These plain red tops date from the FA Cup finals of 1927-30, three years before the Gunners adopted their now classic red and white combo – devised by the great manager Herbert Chapman who also had the nearby underground station renamed Arsenal and pioneered the use of shirt numbers.
They were offered in an eight-lot collection of memorabilia related to Alf Baker (1898-1955).
Baker’s match-worn red Arsenal jersey from the final v Huddersfield Town played at Wembley Stadium on April 28, 1930, won by the Gunners, sold for £26,000 to a private UK collector against an estimate of £15,000-20,000. The long-sleeved shirt, by Bukta (the English sports clothing brand founded in 1879 in Stockport), features an embroidered club crest, white collar and cuffs. His winner’s medal from this game dipped under estimate at £9000.
His match-worn red jersey from the 1927 final v Cardiff City, also by Bukta, with a lace-up collar, took £24,000 (guide £10,000-15,000) from a private UK collector. Arsenal lost 1-0 (this remains the only time when the FA Cup was won by a team based outside England).
Miner to footballer
Born in Ilkeston, Derbyshire, Baker was originally a miner and played for various clubs in Derbyshire as an amateur. During the First World War he guested for Chesterfield, Crystal Palace and Huddersfield Town, although these appearances are not considered official.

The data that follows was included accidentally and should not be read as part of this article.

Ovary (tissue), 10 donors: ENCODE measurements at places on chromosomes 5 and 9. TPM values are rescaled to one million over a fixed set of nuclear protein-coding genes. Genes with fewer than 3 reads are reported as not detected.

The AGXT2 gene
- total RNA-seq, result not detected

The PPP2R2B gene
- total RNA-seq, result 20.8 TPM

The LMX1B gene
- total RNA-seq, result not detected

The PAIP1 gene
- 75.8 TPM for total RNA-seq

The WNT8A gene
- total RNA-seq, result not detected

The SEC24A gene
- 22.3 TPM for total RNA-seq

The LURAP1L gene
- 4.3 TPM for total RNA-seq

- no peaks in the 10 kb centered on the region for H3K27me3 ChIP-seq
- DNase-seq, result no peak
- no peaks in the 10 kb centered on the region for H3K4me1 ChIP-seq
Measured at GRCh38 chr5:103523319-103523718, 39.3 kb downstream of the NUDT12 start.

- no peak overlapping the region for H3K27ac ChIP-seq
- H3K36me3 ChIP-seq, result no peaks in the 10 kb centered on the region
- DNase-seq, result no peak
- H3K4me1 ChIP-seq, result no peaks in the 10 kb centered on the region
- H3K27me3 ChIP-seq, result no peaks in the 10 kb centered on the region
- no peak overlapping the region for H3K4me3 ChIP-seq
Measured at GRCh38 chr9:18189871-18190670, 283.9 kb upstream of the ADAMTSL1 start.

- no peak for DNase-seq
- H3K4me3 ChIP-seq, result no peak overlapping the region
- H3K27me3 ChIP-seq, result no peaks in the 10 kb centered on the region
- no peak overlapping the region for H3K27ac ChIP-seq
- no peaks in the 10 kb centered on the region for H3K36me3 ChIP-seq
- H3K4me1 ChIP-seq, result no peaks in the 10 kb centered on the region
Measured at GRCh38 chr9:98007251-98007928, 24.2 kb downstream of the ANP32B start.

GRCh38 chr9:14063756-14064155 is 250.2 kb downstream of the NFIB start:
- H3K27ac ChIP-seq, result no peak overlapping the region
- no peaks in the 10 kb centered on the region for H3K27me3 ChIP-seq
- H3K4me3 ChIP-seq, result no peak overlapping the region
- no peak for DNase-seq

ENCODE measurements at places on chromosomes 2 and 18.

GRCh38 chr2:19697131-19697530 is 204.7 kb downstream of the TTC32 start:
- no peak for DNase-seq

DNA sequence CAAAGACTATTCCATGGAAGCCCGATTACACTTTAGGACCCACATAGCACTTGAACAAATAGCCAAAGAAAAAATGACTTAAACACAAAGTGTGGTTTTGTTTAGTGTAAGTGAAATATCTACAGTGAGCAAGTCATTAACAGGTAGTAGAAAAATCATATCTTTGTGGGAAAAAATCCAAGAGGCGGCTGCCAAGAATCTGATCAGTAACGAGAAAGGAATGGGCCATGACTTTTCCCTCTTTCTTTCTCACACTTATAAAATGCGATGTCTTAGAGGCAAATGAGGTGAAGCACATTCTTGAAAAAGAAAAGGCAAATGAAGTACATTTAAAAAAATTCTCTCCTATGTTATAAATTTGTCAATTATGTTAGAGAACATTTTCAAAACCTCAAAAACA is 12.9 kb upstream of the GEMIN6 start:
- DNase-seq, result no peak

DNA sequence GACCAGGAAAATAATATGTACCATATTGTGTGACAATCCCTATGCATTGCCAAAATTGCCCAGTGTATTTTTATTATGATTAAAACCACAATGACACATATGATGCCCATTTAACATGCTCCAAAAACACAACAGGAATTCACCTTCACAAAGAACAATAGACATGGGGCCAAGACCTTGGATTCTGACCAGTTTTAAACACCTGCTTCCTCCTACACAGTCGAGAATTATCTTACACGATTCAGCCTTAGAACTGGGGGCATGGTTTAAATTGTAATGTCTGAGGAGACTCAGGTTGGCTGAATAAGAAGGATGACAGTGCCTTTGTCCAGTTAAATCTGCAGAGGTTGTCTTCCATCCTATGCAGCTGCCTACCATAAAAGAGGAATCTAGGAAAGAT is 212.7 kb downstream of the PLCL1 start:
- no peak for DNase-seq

In 1919 he turned professional and signed for Arsenal. According to club legend, Gunners manager Leslie Knighton signed Baker after meeting him at the pit where he worked, thus beating rivals for the player’s signature who were waiting at his home.
Baker made just one international appearance for England, against Wales on November 28, 1927, a 2-1 defeat (the medal for this sold for a top-estimate £800 at Budd’s auction and his cap made a within-estimate £1100).
He finally won a major medal when he played in the 1930 FA Cup final win. He played only one more game for the club before retiring from the game aged 33 in the summer of 1931. In all, Baker played 351 matches for Arsenal, scoring 26 goals.
Celtic, Belfast version
Budd’s auction included a Belfast Celtic v Glasgow Celtic eight-page programme for the game played at Celtic Park, Belfast, on April 27, 1925.
Playing in the famous jerseys of green and white hoops, the Belfast Celtic football club existed from 1891-1948, winning 14 Irish League titles.
According to belfastceltic.org: “The Belfast Celtic team was the pride of Irish football until it was forced out of competition after the dramatic game against Belfast rivals Linfield on Boxing Day 1948.
“The Celtic team had to run from the pitch for their lives when Linfield fans poured over the terrace barriers at the end of a 1-1 draw. Centre forward Jimmy Jones was thrown over a parapet, kicked unconcious and left with a broken leg. Defender Robin Lawler and goalkeeper Kevin McAlinden were also seriously hurt.
“At a meeting the same night Celtic’s directors decided to withdraw from football once the season’s commitments had been fulfilled.”
Regarding the programme, Budd said: “The match itself was an end of season friendly game between the Celtic football clubs of Belfast and Glasgow but would have been a memorable visit by the Glasgow team to Northern Ireland.
“I recognised that it was rare as it was the first time I had seen this programme since I began auctioning football memorabilia in 1998 and was anticipating a price in the region of £650-750.
“What transpired was a classic head-to-head auction room battle between two clients who took the bidding from £600 to the eventual hammer price of £2400.
“Both bidders were from Ireland; the winner from the north, the underbidder from the Republic.”